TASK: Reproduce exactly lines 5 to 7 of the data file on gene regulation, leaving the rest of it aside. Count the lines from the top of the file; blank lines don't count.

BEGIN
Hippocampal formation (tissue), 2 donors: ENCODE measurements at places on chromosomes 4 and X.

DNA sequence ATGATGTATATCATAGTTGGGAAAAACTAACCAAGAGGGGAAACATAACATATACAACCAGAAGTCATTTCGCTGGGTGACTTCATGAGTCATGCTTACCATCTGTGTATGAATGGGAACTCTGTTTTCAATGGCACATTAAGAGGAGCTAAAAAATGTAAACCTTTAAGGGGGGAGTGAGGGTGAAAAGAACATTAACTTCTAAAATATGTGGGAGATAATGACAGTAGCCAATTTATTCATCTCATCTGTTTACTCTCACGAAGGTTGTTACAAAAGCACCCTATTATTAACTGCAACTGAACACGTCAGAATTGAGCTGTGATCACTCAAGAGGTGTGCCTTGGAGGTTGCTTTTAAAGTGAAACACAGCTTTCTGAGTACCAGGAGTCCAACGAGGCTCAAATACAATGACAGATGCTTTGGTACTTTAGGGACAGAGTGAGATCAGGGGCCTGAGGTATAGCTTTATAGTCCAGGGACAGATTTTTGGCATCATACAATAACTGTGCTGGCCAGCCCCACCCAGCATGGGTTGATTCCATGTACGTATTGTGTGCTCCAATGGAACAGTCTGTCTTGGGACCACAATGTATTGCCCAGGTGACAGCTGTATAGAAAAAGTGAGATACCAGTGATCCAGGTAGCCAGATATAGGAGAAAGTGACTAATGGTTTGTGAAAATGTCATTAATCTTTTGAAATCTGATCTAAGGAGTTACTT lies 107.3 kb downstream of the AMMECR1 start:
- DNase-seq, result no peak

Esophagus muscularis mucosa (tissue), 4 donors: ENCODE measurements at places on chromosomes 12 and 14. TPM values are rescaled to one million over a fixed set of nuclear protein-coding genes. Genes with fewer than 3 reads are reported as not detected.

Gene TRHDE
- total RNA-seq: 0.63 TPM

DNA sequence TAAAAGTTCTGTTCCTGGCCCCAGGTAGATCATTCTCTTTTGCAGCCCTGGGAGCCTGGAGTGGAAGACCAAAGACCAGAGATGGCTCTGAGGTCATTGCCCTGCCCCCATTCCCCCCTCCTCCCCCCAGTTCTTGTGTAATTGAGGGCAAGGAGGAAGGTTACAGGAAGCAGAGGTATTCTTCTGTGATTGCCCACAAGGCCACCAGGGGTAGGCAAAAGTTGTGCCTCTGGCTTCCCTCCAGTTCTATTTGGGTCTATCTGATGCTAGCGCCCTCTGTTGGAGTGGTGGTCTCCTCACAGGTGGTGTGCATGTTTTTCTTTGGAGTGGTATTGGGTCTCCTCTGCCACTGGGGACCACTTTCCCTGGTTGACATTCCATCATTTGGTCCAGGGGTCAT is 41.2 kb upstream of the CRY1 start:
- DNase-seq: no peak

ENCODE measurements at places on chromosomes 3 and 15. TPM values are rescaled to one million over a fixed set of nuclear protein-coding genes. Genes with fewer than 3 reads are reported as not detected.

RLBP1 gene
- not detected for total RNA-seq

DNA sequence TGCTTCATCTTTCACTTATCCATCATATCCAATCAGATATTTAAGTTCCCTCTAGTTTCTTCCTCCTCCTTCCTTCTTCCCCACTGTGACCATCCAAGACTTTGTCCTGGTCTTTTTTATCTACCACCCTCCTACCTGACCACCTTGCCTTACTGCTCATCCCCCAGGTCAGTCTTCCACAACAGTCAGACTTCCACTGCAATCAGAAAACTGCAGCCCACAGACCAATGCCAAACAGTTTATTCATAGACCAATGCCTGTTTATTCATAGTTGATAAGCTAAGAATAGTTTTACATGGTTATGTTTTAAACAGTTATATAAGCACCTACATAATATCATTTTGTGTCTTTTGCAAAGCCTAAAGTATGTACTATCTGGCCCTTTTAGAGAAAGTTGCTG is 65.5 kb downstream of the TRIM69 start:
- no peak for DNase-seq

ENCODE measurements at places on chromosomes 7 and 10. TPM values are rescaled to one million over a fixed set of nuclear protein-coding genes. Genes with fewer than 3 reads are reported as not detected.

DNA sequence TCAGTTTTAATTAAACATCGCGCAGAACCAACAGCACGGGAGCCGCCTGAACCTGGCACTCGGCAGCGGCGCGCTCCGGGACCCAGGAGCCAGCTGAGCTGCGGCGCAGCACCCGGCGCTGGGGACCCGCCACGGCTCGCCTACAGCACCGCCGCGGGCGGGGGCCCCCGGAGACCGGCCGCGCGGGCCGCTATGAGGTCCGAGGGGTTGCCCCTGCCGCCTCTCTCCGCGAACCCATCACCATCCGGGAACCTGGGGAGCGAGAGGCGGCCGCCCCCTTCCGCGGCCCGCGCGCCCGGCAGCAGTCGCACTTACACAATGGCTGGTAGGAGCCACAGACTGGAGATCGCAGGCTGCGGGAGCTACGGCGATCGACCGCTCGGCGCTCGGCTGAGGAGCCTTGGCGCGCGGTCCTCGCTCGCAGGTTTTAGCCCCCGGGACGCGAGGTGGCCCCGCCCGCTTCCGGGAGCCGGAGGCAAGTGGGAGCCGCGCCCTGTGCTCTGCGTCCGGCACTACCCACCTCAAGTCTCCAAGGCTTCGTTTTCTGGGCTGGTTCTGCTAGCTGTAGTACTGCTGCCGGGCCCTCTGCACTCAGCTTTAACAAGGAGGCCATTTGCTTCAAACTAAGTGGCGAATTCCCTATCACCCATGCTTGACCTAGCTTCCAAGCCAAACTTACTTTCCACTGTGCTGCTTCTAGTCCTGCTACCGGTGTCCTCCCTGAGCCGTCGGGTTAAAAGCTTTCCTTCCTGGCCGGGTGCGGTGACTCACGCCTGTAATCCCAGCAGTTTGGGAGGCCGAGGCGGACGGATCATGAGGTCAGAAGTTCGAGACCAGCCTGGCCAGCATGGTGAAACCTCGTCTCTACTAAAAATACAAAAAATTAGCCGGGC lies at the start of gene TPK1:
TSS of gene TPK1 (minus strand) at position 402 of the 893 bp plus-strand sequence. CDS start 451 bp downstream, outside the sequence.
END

Gene TRHDE
- total RNA-seq: 0.63 TPM

DNA sequence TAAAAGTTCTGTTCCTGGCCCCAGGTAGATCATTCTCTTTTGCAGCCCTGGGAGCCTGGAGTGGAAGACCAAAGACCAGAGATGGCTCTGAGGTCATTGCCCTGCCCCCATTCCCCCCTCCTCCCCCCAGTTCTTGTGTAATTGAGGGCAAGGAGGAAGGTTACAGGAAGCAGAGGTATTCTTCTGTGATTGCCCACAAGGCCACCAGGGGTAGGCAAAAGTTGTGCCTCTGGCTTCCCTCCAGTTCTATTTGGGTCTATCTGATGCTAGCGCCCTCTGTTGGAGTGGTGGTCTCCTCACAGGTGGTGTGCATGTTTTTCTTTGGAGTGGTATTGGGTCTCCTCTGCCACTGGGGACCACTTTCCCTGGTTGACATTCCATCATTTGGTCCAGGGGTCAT is 41.2 kb upstream of the CRY1 start: